I'm reading MG books in the attempt to define what makes a good book. I'll share what I learn.
Book #2: The Lost Children, a MG fantasy, by Carolyn Cohagan.
Here's what I learned (and what I learned not to do) from this author/book.
- Do write a great first line that catches a reader’s attention.
I was intrigued by the first line “Josephine Russing owns 387 pairs of gloves”. I wanted to find out why, so I checked the book out from the library. Sadly, that line was the best that I read.
- Don’t create a silly, unbelievable story.
I couldn’t connect with the story or the characters. The silliness ruined it.
Examples of silliness:
Josephine’s father, Mr. Russing had a law passed in their town that every person must wear gloves in public, even seamstresses in his sewing factory must sew while wearing gloves. Can you imagine sewing while wearing gloves?
Mr. Russing’s factory makes the gloves. His factories are in the shape of ducks. Ducks? Really?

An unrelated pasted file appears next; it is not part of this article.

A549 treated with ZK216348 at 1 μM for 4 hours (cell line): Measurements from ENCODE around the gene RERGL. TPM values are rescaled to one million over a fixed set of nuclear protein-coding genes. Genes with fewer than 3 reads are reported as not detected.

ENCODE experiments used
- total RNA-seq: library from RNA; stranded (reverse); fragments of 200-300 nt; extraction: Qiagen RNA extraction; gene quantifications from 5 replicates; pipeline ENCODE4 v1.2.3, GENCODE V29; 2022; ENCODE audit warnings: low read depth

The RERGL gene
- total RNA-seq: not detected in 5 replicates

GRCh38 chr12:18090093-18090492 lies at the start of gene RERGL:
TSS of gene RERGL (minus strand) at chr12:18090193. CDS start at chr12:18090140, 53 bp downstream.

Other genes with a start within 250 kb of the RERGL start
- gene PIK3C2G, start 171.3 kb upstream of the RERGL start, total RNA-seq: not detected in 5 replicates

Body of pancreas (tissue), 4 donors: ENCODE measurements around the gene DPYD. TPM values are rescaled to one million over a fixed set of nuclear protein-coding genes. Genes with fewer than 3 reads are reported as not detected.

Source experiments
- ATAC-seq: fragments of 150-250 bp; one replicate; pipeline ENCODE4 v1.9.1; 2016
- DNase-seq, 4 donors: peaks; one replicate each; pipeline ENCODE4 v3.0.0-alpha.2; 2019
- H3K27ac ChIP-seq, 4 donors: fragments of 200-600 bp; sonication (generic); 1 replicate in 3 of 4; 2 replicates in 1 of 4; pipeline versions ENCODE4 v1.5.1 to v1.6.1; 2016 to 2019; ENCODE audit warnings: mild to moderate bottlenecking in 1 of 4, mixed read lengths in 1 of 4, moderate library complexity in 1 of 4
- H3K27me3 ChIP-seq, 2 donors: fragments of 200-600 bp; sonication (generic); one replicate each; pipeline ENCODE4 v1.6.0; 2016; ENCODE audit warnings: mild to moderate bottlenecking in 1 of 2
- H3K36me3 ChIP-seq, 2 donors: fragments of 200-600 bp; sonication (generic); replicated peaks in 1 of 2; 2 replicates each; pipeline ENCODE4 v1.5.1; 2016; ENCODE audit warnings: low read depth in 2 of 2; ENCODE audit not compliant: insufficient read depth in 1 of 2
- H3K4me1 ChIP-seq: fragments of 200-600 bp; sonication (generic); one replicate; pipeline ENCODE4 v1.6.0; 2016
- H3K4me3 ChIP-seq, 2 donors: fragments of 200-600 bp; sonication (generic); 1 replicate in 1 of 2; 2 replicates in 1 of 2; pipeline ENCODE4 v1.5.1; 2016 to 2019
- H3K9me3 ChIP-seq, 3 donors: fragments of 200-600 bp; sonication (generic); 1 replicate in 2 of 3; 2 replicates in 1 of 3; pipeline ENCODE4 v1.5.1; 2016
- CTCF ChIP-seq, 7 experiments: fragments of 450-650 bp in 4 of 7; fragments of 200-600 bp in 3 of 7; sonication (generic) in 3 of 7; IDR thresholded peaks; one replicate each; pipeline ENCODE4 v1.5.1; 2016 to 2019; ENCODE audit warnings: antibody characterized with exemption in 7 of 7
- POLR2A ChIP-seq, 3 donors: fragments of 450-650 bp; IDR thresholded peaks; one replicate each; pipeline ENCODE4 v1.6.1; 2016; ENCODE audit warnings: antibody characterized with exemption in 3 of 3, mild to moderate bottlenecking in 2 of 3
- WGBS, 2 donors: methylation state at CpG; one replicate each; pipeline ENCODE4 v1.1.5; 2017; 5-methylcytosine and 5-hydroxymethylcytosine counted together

Then, there is back story about a little boy. His dad, a light house keeper, allowed his light to go out, then called the son to get the coal, and then shoveled like mad to get the light going again. Meanwhile, a ship wrecks and the boy is basically blamed for it. His family was then taken away when they could not pay for the replacement of the ship and crew. How is this the boy’s fault? And why is this important?
- Don’t create cookie-cutter bad guys.
This book has two nasty ladies in it. Kitchen Maggie is the fat one. Stairwell Ruth is the thin one. Both are cookie-cutter and unbelievable as characters.
I forced myself to read to page 55, but then I had to stop. The reading was that painful. Maybe I shouldn’t do a review on this one since I didn’t read it all, but I did learn what not to do, so I’m sharing it. Having said all that, the reviews on Amazon were pretty good, so that leaves me wondering if the book got better. 55 pages was enough for me.